Bootloader

The bootloader is a separate project, slightly modifed from the stm-audio-bootloader from pichenettes.

The bootloader is already installed on all factory-built DLDs.

Programmer

Once you can compile your firmware, you will need a way to flash it to your DLD. There are several options:

###Option 1) Audio Bootloader The DLD has an audio bootloader built-in, so you can just compile your project using make wav and then play the wav file into the audio input of the DLD (see DLD's User Manual for detailed procedure). This works well, but it very slow (up to 5 minutes per update). If you are going to be making a series of changes, this will be a very slow process!

When ready to build an audio file for the bootloader, make it like this:

make wav

This requires python to run. It creates the file main.wav in the build/ directory. Play the file from a computer or device into the DLD by following the instructions in the User Manual on the 4ms DLD page.

Troubleshooting: If you have trouble getting python to create a wav file, such as this error:

ImportError: No module named stm_audio_bootloader

Then run this command:

export PYTHONPATH=$PYTHONPATH:'.'

You may wish to put the above export command in your .bashrc or .bash_profile file

###Option 2) ST-UTIL or stlink

A faster way to flash firmware is to use ST-UTIL (windows) or stlink (osx or linux) to program the DLD the SWD header. With ST-UTIL or stlink and a programmer, you can update in a few seconds.

ST-UTIL only runs on Windows, and the stlink package from Texane runs on osx or linux.

Texane's stlink contains a gdb debugger that works with SWD programmers such as the STM32 Discovery boards. The STM32F4 Discovery Board is low-cost (around US$25) and works great as a programmer and debugger. Using four wires (that you have to supply), you can connect to the first 4 the DLD's 6-pin SWD header. Read the Discovery board's manual to learn about setting the jumpers to use it as an SWD programmer (rather than an evaluation board).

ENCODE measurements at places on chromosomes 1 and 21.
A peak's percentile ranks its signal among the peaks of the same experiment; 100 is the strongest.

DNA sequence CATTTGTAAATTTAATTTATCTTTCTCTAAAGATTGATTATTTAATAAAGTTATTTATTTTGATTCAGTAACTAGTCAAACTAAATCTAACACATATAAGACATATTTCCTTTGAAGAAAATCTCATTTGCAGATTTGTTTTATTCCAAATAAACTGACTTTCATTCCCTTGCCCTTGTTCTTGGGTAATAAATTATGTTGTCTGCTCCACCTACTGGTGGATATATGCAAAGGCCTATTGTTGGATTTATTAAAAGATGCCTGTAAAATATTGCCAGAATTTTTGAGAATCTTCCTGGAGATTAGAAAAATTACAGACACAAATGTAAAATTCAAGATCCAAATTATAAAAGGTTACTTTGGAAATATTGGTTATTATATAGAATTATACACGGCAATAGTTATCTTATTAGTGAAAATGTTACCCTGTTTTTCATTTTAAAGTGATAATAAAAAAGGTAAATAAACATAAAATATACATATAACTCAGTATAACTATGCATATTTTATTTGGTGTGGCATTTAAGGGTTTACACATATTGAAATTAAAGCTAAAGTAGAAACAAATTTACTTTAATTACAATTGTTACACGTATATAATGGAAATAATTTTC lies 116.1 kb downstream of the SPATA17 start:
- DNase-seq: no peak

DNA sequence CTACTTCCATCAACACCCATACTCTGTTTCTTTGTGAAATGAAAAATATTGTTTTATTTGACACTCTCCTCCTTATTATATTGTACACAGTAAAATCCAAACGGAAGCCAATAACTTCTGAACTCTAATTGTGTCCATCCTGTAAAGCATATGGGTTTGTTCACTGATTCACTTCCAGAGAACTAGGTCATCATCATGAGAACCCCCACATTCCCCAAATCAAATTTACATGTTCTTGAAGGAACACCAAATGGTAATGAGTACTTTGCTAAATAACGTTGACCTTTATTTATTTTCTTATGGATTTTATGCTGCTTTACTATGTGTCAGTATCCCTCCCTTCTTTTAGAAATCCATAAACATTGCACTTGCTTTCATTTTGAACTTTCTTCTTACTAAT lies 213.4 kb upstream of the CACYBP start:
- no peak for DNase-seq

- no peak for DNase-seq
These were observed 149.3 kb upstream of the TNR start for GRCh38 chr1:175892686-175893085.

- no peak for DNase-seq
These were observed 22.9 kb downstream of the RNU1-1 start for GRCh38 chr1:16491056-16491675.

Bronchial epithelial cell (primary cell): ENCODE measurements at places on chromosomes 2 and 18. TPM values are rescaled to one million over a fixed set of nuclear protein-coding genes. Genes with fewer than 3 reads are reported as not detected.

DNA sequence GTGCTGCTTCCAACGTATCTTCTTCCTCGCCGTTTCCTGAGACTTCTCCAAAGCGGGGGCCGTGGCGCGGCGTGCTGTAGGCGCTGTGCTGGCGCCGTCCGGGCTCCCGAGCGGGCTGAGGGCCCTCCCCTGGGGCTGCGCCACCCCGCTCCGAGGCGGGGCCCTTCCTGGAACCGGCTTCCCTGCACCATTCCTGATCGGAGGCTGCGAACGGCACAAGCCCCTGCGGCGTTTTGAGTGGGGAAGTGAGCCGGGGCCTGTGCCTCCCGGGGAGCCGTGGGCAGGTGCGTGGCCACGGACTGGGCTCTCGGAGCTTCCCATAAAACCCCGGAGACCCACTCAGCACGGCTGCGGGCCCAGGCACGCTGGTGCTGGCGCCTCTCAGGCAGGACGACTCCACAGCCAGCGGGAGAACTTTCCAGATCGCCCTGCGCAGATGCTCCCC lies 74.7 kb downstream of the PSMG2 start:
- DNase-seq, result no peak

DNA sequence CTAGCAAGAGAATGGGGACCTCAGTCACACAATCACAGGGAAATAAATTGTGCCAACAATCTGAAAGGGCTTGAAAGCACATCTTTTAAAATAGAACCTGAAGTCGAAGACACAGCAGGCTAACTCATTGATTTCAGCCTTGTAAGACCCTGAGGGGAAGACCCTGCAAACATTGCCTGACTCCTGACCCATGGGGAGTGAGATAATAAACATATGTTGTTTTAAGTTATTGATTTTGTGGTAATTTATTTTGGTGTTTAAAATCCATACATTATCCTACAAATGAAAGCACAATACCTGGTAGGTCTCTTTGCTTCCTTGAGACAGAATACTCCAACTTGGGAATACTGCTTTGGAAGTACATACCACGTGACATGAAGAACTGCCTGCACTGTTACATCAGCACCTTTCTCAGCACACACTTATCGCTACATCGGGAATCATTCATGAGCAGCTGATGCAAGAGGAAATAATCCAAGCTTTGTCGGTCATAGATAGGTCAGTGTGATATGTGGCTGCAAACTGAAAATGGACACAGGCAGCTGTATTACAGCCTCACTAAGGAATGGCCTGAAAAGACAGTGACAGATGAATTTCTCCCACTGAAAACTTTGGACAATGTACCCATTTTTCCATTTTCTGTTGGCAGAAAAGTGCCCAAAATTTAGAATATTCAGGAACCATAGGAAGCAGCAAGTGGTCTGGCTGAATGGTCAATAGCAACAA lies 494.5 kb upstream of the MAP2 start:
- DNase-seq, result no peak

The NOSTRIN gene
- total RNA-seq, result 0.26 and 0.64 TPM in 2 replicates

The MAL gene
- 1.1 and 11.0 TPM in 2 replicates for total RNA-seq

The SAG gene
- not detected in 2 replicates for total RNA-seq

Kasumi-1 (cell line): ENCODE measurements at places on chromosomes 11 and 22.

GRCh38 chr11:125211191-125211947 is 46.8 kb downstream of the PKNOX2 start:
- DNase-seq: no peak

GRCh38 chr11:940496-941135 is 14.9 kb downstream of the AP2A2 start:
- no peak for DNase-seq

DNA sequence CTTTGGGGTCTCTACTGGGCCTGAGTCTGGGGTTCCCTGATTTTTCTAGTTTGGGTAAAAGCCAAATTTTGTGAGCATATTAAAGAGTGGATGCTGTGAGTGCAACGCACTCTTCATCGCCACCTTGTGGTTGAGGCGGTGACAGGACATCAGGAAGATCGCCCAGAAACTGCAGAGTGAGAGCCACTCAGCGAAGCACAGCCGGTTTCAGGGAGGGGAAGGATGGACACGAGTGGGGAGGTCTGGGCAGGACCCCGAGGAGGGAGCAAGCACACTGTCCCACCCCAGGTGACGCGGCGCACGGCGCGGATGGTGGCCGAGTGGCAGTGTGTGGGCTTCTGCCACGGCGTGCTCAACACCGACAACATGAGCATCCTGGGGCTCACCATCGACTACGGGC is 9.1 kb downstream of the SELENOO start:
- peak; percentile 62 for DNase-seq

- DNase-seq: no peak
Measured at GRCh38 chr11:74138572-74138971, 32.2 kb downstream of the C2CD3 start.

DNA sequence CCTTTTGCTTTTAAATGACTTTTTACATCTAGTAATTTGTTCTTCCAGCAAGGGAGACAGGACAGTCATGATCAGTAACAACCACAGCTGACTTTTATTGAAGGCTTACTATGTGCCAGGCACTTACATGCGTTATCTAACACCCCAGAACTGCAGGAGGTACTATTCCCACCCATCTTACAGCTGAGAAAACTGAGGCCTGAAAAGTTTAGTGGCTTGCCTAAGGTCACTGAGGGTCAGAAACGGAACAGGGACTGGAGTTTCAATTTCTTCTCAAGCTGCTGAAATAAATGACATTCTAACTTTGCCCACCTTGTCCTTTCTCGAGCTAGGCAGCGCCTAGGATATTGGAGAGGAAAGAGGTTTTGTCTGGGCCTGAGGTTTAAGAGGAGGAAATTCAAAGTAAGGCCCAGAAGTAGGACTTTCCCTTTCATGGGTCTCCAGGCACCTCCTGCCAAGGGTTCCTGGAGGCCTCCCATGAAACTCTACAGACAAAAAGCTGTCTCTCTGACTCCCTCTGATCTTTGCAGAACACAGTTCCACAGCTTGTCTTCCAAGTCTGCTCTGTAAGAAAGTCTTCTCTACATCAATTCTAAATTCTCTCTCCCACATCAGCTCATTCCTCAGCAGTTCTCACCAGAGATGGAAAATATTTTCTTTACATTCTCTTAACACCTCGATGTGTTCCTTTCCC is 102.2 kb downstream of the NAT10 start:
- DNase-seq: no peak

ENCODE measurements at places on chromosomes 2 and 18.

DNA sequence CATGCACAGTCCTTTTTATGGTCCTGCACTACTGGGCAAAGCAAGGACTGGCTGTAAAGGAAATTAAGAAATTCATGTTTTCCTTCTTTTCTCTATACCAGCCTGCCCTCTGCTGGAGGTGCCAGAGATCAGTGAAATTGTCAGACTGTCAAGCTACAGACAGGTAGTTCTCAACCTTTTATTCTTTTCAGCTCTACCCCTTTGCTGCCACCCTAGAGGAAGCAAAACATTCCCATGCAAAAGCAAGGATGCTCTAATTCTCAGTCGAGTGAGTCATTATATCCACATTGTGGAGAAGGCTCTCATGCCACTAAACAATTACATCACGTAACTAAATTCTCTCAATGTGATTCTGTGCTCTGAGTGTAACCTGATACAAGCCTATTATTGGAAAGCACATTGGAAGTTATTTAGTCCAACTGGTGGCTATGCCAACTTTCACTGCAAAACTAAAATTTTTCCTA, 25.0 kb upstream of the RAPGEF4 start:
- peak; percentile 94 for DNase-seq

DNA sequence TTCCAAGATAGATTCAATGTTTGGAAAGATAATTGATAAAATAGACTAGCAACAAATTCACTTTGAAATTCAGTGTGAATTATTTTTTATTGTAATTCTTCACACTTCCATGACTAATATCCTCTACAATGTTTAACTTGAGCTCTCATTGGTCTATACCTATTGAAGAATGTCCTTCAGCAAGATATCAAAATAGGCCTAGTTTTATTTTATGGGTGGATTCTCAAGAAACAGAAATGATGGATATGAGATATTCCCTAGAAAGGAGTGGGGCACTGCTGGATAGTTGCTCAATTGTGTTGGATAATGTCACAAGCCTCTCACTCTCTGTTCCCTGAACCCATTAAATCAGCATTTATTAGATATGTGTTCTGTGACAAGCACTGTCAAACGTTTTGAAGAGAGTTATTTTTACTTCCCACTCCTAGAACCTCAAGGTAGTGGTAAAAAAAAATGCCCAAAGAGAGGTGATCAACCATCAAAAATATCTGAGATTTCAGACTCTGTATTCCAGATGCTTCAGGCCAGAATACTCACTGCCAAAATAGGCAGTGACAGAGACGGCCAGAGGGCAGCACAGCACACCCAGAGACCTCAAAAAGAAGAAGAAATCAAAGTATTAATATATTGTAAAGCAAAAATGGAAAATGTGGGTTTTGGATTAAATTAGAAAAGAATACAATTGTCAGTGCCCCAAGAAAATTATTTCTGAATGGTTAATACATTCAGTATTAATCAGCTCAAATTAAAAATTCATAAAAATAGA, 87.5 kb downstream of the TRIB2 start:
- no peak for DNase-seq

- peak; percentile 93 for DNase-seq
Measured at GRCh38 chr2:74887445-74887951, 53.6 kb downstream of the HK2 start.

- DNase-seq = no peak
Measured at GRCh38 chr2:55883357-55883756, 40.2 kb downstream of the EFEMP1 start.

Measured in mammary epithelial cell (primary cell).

Another SWD programmer, which is slightly more robust than the Discovery board, is the ST-LINK v2 from ST corporation. This works similarly to the Discovery board. The ST-LINK v2 is encased in a plastic enclosure, while the Discovery board is open and could potentially be damaged if you're not careful. The ST-LINK v2 has a 20-pin JTAG header, so you have to read the pinout to know which four wires to connect to your DLD.

If you have stlink installed (osx and linux only), flash the file onto the DLD by attaching an ST-LINK programmer in SWD mode using a 4-conductor cable and run:

make flash

This writes the main.bin file starting at the 0x08008000 sector.

In Windows, use ST-UTIL to write the main.bin file starting at 0x08008000.

###Option 3) SEGGER's J-Link or J-Trace

Another option is SEGGER's J-link programmer. There is an educational version which is very affordable and a good choice for a programmer if you meet the requirements for education use. There are various professional commercial versions with a number of useful features. The J-link uses SEGGER's propriety software, Ozone, which not only will flash a hex or bin file, but can be used as a powerful debugger if you use it to open the elf file. There also are command-line commands for flashing. J-Link software runs on Mac, Linux, and Windows.

###Connecting the programmer to the DLD (options 2 and 3)

Discovery Board: The Discovery board has a 6-pin SWD header, and you can connect that pin-for-pin to the DLD's 6-pin SWD header. Only the first four pins are used, but it does no harm to connect pins 5 and 6. You can use a 0.1" spaced 4-pin Jumper Wire such as this one from Sparkfun.

ST-LINK v2 or SEGGER J-Link: Both the ST-LINK and the SEGGER J-link have a 20-pin JTAG connector. You need to connect 4 of these pins to the DLD's 6-pin SWD connector, using 4 wires: here's a pack of 10

Look at these images:

Then use your jumper wires to connect:

  • SWD pin 1 (VDD) -> JTAG pin 1 (VREF)
  • SWD pin 2 (SWCLK) -> JTAG pin 9 (TCK)
  • SWD pin 3 (GND) -> JTAG pin 4 (GND)
  • SWD pin 4 (SWDIO) -> JTAG pin 7 (TMS)

Here's more info in case you want it explained in another way:

Note: The DLD only needs pins 1-4 connected, pins 5 and 6 are not used (unless you are using custom code that enables the trace macrocells). On the DLD, pin 1 is marked with the numeral "1". The header itself is labeled "SWD"

License

The code (software) is licensed by the MIT license.

The hardware is licensed by the CC BY-NC-SA license (Creative Commons, Attribution, NonCommercial, ShareAlike).

See LICENSE file.

I would like to see others build and modify the DLD and DLD-influenced works, in a non-commercial manner. My intent is not to limit the educational use nor to prevent people buying hardware components/PCBs collectively in a group. If you have any questions regarding the license or appropriate use, please do not hesitate to contact me!

Guidelines for derivative works

Do not include the text "4ms" or "4ms Company" or the graphic 4ms logo on any derivative works. This includes faceplates, enclosures, or front-panels. It's OK (but not required) to include the text "Dual Looping Delay" or "DLD" if you wish.